Photographs taken in exposure bracketing mode can also be combined into one image with both dark and light areas normally exposed (the dynamic range of the image, thereby, becomes wider than the camera can capture).
Read more about exposure bracketing at dpreview.com
Depth of field (DOF) is the distance in front of and beyond the subject that appears to be in focus (sharp).
Focus stacking is a digital image processing technique which combines multiple images taken at different focus distances to give a resulting image with a greater depth of field than any of the individual source images.
Read more about depth of field at dpreview.com
Read more about focus stacking at wikipedia.org
Interpolation is the method used to scale the image to a different size.
Nearest neighbor is the method of interpolation, which simply enlarges each pixel (when upscaling the image) or throws some pixels away (when downscaling the image). This method is very fast, but it produces rough, pixelized images.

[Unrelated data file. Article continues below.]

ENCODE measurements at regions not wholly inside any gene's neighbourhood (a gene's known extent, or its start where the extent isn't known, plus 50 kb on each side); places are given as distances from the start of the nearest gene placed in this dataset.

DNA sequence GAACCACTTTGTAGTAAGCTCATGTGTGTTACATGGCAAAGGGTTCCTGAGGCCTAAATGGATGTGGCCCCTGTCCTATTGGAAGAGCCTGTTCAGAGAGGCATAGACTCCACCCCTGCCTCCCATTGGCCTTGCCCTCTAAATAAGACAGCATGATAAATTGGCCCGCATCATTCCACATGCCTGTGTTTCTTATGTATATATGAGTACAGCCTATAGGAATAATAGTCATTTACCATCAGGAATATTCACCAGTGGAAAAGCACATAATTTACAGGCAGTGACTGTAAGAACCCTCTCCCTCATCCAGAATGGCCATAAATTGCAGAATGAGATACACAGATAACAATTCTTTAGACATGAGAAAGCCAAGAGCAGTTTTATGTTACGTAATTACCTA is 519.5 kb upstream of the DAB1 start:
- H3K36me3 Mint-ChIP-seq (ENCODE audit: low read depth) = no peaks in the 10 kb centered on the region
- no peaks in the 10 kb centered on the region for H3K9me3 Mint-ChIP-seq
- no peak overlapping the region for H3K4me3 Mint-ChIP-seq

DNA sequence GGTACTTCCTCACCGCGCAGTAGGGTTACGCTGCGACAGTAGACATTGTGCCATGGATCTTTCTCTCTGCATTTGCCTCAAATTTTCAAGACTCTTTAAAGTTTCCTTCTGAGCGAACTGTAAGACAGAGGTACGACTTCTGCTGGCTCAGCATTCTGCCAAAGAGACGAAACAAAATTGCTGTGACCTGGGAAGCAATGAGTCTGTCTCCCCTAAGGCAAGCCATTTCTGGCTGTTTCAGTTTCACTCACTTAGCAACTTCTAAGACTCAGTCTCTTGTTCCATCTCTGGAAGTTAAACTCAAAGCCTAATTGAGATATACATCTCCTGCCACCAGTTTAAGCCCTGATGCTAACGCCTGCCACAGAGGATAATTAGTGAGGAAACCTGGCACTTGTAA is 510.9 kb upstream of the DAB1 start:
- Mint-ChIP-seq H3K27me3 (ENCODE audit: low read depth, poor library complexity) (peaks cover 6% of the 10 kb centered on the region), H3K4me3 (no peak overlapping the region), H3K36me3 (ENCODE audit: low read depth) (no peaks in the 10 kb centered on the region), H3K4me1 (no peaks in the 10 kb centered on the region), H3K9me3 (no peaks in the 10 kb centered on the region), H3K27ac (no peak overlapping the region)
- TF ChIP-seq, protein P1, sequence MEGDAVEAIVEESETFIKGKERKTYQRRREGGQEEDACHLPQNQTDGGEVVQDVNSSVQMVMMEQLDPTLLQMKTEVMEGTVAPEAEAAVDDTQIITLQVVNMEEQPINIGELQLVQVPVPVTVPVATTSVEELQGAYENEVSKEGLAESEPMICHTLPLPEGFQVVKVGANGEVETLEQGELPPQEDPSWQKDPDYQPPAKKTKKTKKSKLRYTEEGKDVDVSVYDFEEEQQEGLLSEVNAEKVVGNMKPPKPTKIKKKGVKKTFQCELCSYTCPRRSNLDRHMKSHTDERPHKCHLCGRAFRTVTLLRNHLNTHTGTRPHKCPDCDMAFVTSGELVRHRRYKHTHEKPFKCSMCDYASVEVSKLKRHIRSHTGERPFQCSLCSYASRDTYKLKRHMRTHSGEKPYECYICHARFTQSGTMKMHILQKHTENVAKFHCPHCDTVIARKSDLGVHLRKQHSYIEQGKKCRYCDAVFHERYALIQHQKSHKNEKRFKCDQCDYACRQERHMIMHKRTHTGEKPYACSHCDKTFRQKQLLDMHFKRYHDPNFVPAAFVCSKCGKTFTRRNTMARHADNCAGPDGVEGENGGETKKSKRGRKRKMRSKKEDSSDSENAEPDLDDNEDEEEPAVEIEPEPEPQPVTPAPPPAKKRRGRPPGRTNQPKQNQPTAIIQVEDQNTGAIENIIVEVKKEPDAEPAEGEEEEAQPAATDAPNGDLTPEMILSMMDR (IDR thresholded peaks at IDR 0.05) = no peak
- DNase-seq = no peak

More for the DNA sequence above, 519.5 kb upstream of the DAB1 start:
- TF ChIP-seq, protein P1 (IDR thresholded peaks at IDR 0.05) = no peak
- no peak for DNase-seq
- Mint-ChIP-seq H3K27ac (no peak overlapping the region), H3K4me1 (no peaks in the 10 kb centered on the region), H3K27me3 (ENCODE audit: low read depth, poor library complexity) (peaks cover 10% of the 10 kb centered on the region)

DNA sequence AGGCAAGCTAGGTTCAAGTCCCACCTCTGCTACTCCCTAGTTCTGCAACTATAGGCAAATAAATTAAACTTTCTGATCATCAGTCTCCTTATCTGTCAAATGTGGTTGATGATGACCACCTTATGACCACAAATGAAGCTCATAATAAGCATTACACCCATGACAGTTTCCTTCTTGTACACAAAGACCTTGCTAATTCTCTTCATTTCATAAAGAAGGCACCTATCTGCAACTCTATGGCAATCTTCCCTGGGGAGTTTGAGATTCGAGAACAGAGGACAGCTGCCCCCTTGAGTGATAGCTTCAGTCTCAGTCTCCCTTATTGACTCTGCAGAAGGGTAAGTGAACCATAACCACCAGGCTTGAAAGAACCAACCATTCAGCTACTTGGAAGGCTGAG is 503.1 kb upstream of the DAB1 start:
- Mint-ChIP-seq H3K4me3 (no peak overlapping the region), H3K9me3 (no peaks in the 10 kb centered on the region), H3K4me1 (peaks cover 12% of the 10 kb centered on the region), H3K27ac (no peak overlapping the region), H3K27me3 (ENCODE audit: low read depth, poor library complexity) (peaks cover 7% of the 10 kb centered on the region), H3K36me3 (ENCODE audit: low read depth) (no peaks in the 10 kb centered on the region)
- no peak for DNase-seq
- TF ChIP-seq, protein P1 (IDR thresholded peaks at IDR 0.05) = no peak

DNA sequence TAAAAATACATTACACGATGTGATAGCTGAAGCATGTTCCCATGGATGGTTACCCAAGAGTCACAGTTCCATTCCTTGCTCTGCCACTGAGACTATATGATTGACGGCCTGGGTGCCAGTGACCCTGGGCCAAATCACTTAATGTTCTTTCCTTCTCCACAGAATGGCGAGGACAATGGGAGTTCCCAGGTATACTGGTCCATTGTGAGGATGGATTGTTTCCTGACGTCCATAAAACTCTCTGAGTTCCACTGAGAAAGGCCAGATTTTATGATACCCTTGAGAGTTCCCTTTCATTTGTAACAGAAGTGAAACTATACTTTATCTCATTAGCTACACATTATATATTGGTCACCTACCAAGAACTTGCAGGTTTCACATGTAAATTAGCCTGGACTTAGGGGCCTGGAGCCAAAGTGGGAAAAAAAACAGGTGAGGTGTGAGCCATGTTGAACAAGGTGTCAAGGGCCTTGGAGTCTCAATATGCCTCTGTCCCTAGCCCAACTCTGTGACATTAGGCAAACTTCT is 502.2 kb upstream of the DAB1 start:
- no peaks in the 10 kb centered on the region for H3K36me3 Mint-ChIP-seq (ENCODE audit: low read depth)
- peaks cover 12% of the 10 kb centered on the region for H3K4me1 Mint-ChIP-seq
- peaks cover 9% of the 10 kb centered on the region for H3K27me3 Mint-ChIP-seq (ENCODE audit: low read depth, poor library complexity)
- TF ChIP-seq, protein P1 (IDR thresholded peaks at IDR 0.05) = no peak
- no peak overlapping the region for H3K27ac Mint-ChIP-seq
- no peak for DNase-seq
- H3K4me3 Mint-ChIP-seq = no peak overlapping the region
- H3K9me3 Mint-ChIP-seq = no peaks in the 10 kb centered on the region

Bicubic interpolation computes each pixel color as a weighted average of the nearest 16 pixels. This method provides smoother edges but it is slower than the nearest neighbor method.
Two PhotoAcute Studio features - super-resolution processing and geometry correction are tuned for particular camera/lens models.
To apply these features for processing certain photographs, the application needs information about the properties of the camera model which was used to take these photographs.
This information is stored in the so-called camera profiles. The camera profile is a .dll/.bundle file, which is placed into PhotoAcute Studio installation folder and loaded automatically at the application startup.
More information on cameras and lenses support can be found in PhotoAcute FAQ (on photoacute.com site)
The image data in RAW format contain the image information as it comes from the sensor. Compared to the JPEG format, the RAW format provides more graphic data that can be used for applying sophisticated processing and thus producing high quality pictures.
Read more about RAW at dpreview.com